PAGPFT: British Airways and Open Skies (the airline).

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Fox – sly.  Trots – left-leaning (Trotsky) plus its more insalubrious meaning.

Foxtrots – leading the industry in a dance.



February 26 2012



PAGPFT: British Airways and Open Skies (the airline).



HIS is PAGPFT (pronounced PAG-puffed; People Are Getting Paid For This) at its best.




British Airways has made so many businessplan mistakes with its subsidiary, Open Skies (despite the name, an airline). It now plans more.


OS was a business- and first-class-only airline. But it now plans to add economy class – undermining most of what it has been trying to do since BA bought the already-failing L’Avion (despite the name, an airline) and changed its silly name to an English-language silly name, Open Skies, in 2007.


Bizarrely though, BA says OS’s new ‘Eco’ class (yes, really, that’s its name) will offer “access to a premium travel experience”. Er, how is that? Can passengers look into the business-class cabin?


The following is what BA plans for its subsidiary. I quote directly because it is funny on its own (paraphrased for reasons of space):


“From June, Open Skies will have three classes – ‘Eco’ will join the ‘Biz Bed’ and ‘Prem Plus’ – which was ‘Biz Seat’. ‘Biz Bed’ is the business class cabin.”


Note well, ‘Prem Plus’ is not actually ‘premium’; the top class is ‘Biz Bed’. Clearly, the marketing department is an intellect-free zone. But…BA is correct in one comment – “Open Skies is a unique product on the market”.


There is more. “All passengers will get access to priority lanes.” So all OS passengers get special treatment. But doesn’t that mean it is no longer ‘special’?


However, don’t take my word for it…what does the market think of OS? Well, after five years, the OS route network is back to where it started – just one route, New York-Paris.


If BA want my (unpaid) advice, there are two things they must do:


1. Change OS’s name to British Airways. Bye bye ‘Open Skies’.


2. Offer the BA service product. If BA believes there is more demand for premium seats on the route (although this latest move to add economy-class indicates the opposite), then make the first-class or business-class cabin larger. And dump those intellectually shrivelled cabin-class names.



Simple really. If they don’t do these two things, it means they cannot accept the loss-of-face it would mean for BA chairman Willie Walsh, who thinks OS is a brilliant idea. He gets a good salary as well.




The Fox


Trottings: First time in China. Brighton Pier.

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TROTTINGS = Trip Jottings


The Fox Trots: Travel Stories from The Fox’s Friends.



February 10 2012



Trottings: First time in China. Brighton Pier.



AM not trying to say Brighton has moved to China. Read on.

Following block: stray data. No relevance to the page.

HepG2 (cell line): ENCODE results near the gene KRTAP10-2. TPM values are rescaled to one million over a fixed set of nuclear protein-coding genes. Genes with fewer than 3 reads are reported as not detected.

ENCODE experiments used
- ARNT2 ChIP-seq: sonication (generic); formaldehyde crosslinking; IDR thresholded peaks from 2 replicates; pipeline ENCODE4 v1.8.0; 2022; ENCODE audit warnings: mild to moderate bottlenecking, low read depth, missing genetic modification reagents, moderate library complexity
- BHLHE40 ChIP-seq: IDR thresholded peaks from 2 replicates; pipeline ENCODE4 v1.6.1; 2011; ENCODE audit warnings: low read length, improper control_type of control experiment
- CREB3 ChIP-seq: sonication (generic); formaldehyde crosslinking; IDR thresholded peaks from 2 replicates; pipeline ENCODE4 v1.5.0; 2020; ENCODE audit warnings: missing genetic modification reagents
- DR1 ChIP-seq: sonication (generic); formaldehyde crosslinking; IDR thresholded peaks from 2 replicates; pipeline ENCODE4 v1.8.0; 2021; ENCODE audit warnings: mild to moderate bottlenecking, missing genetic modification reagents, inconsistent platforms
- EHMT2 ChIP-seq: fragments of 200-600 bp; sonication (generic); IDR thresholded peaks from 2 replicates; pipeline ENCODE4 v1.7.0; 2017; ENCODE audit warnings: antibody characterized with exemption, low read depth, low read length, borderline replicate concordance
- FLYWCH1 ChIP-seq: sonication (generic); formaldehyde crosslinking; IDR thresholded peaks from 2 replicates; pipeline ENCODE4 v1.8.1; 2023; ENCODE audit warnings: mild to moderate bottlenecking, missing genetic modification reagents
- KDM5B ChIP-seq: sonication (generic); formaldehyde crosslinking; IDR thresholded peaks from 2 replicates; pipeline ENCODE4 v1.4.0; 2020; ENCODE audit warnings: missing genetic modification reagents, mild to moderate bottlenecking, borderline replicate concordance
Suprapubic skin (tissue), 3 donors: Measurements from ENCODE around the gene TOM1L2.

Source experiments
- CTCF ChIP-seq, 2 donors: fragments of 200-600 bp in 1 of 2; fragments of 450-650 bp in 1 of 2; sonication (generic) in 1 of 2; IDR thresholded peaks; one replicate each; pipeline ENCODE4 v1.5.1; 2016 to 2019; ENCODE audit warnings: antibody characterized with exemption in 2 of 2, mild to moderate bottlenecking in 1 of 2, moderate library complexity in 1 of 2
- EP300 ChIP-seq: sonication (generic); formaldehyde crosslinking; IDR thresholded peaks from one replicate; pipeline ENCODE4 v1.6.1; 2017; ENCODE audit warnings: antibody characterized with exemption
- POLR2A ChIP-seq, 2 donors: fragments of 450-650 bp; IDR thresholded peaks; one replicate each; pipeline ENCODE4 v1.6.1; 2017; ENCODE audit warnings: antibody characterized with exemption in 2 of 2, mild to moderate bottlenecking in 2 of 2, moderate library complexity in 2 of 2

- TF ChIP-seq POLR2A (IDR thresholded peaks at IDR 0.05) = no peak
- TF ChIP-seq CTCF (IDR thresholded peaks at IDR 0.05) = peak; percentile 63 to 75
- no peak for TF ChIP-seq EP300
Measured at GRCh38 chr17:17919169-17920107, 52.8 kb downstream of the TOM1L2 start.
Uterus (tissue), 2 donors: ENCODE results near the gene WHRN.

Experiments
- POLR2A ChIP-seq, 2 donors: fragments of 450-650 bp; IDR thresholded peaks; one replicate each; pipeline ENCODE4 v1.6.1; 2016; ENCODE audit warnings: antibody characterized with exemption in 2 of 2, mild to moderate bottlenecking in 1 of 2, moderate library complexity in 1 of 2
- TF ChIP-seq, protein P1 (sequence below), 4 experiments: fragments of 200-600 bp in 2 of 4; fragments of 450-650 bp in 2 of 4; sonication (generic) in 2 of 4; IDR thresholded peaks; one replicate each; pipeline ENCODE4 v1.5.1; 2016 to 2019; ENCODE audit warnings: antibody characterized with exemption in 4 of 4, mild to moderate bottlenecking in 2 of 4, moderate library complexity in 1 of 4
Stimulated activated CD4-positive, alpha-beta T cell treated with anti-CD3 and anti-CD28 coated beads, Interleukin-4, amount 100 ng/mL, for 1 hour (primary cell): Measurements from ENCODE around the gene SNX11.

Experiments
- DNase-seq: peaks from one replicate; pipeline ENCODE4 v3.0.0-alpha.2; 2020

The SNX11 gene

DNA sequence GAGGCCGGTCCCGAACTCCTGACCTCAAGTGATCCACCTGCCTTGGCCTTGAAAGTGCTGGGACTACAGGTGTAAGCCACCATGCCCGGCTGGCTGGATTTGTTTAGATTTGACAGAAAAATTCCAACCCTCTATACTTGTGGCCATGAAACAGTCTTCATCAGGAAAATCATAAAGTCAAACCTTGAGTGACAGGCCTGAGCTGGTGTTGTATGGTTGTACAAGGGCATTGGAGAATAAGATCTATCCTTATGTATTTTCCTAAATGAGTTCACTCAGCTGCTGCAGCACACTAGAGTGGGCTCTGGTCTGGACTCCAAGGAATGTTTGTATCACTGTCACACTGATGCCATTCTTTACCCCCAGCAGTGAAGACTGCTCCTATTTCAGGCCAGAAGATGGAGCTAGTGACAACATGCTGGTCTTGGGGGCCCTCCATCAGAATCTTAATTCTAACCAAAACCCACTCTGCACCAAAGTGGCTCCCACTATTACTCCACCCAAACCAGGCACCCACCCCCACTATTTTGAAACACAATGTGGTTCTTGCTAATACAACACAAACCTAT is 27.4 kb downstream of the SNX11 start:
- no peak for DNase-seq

[] My first visit to China was 40 years ago this month. I flew in from Addis Ababa as part of the official Ethiopian government delegation (don’t ask).


Bad weather kept us from landing in Shanghai, so we landed in Guangzhou, to a hurried reception for what was an important delegation. After a few hours, we flew on to Shanghai, where I stayed at about the only hotel available for foreigners, the Peace, on the Bund. The river was full of vessels of all types, and the other side was empty farmland. A walk along the Bund with a colleague attracted curious onlookers (actually about 50). We managed to get a sampan to sail on the river (the boatman thought we were sailors going back to our ship, so we got a free tour). On our return, plainclothes police greeted us.


And then on to Beijing via CAAC, the only Chinese airline. We cycled around Tiananmen Square on imported bicycles (don’t ask), but at that time the Forbidden City was indeed that. The following day to the Great Wall at Badaling. The only tourists were domestic ones, and many were in army uniforms.


The following day was the official reception, in the Great Hall of the People where Zhou Enlai met me – but I accept that he may not have remembered me for very long.


More in my extremely-successful book (although not yet written), A Short Trip To China, 1972.






[] I was on Brighton Pier the other day!


The last time I was there, I slept under it – I was a weekend hippy from London. ‘Under’ because of protection from the rain which, as most in the UK know, is a frequent occurrence.


It was there I learned that a pebble beach is more comfortable for sleeping on than a sand beach. That knowledge did not help me much in my life, however – but never mind.


There was not always space under the pier for all those who desired it. That last time for me, our gang got to the pier before Rod Stewart and his gang. Stewart – before fame – was also a weekend hippy from London. In those days he played the banjo, but he already had a group of admirers of his talents. However, the important thing was to get a space under the pier, not play the banjo. So that night, I did better than him, but I admit that since then, he has done somewhat better.


More in my extremely-successful book (although not yet written), Brighton Rocks.





The Fox’s Friends


Outbound China. Malaysia Airlines. Orient Express.